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21 Japanese Streetwear Brands Every Hypebeast Should Know

Japan is famous for its own distinct take on streetwear and home to some of the most interesting, exciting, influential and innovative brands in the scene. These are the names to know.

Words by: Paddy Maddison

Ever travelled by bullet train, got lost in a twenty-story Tokyo department store or marvelled at the diversity of the sandwich selection in a neighbourhood konbini? If so, you’ll know that Japan does not do half measures. It’s a country famous for forward-thinking design, aesthetic excess and attention to detail, which can be seen in everything from the architecture to the intricately modelled plastic food on display in restaurants. Another place you can see it first hand is in the fashion.

Japanese fashion is one hell of a rabbit hole. This is a nation of fanatical style subcultures that run the gamut from the American-obsessed ‘Ametora’ to the brightly coloured Harajuku girls immortalised by Gwen Stefani. It’s also famous for its own distinctly Japanese take on streetwear and home to some of the most interesting, exciting, influential and innovative brands in the scene.

What Is Japanese ‘Streetwear’?

A Bathing Ape

A Bathing Ape

It could be argued that the term ‘streetwear’, at least in its traditional sense, is a little redundant now. The garments associated with it – hoodies, sneakers, graphic tees, etc – are now so embedded in fashion that it’s impossible to differentiate between the two. And as menswear aesthetics continue to bleed into one another with increasing frequency the lines are becoming blurred further still.

When we talk about Japanese ‘streetwear’ brands, we’re using the term in its broadest sense. These aren’t necessarily brands exclusively making logo hoodies and dropping sell-out sneaker collabs (although some of them are), they’re simply the ones making cool, forward-thinking casualwear. Some are familiar names that are heavily linked with the traditional definition of streetwear. Others are smaller independent labels doing things their own way and helping to push things forwards.

One thing they all have in common is that anyone with an interest in men’s fashion will benefit from knowing who they are and what they do, so keep scrolling to find out.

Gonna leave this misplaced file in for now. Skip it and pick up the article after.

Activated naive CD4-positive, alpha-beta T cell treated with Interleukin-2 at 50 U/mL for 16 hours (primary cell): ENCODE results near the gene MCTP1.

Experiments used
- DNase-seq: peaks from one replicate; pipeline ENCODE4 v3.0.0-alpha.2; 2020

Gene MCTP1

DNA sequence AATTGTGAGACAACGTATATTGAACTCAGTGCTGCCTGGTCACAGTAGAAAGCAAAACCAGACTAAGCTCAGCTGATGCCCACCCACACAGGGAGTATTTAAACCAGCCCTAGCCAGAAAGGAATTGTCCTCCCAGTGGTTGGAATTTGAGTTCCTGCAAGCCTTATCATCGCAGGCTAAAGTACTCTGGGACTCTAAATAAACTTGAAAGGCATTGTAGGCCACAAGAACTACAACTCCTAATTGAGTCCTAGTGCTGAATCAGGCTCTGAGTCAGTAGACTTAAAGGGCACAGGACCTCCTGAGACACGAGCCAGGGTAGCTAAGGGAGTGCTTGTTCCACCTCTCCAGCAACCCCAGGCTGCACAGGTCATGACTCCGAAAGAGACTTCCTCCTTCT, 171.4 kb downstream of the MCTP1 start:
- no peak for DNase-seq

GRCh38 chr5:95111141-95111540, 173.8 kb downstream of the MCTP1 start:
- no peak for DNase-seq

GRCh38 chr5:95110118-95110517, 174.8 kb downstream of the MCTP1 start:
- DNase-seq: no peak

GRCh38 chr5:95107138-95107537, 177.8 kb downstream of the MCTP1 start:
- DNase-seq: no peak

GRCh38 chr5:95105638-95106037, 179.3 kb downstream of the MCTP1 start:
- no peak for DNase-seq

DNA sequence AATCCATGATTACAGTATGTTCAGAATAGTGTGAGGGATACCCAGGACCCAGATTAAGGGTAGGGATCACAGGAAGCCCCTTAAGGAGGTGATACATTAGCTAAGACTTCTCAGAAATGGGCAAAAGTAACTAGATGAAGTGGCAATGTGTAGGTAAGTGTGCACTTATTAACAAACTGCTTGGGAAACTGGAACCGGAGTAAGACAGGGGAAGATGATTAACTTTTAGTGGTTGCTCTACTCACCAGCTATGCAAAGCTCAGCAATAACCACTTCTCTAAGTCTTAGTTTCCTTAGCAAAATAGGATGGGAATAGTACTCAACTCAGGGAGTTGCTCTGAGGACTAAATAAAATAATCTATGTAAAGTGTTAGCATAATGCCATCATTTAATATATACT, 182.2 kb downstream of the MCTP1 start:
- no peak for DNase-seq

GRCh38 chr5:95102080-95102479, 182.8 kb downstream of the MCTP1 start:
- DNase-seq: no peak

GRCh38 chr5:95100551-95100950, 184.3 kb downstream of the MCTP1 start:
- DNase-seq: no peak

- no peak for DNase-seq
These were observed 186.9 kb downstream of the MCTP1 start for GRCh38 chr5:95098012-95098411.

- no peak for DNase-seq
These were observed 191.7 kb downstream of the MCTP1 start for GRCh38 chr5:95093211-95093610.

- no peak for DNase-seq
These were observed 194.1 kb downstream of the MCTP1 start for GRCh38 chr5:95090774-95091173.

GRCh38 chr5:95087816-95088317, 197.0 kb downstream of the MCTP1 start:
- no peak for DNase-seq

A Bathing Ape

Founded by designer, DJ and record producer Nigo, A Bathing Ape (or BAPE) is a long-time favourite of hypebeasts around the world. Born out of the Ura-Harajuku movement, it became famous for its Nike Air Force 1-inspired ‘Bapesta’ sneakers, shark hoodies and brightly coloured camo.

The brand has been doing its thing for 30 years. In that time, it has opened more than 30 bricks-and-mortar stores, collaborated with the likes of Disney, Nintendo, Adidas and Pepsi, and could easily be ranked alongside the likes Supreme and Stüssy in terms of its influence and impact on the global scene.

Human Made

Human Made is another of Nigo’s brainchildren. It started off as an outlet for all of his sartorial creations that didn’t fit the BAPE mould, before growing into a distinct label in its own right.

Fans of the brand love it because the products still have Nigo’s trademark flair, but it’s delivered in a much more restrained and grown-up manner. At the core, it’s still a classic streetwear brand, offering predominantly hoodies, sweats, graphic tees and accessories.

PLAY Comme des Garcons

Comme des Garcons is arguably the most influential fashion brand to come out of Japan. Known for her weird-and-wonderful runway creations, boss Rei Kawakubo is a big name in the world of high fashion, and PLAY is her attempt to appeal to a younger, more streetwear-orientated audience.

The brand is built around staples such as hoodies and T-shirts, all bearing the brand’s iconic bug-eyed heart logo. A long-running collab with Converse has brought the label to the masses. The shoe in question is a Chuck Taylor All Star 70 printed with the PLAY heart logo, which has been popularised by rappers and celebs and has now reached a point of ubiquity in metropolitan areas around the world.


Founded in 1997, WTAPS (pronounced ‘double taps’, obviously) is one of the OG players in the Japanese streetwear scene. It’s known for its loose cuts, military-inspired designs and overarching utilitarian aesthetic.

There are a number of stockists in the West these days, but it used to be notoriously difficult to get hold of. The only way to grab an M-65 jacket or a pair of Jungle Stock cargos was to hop on a flight to Tokyo.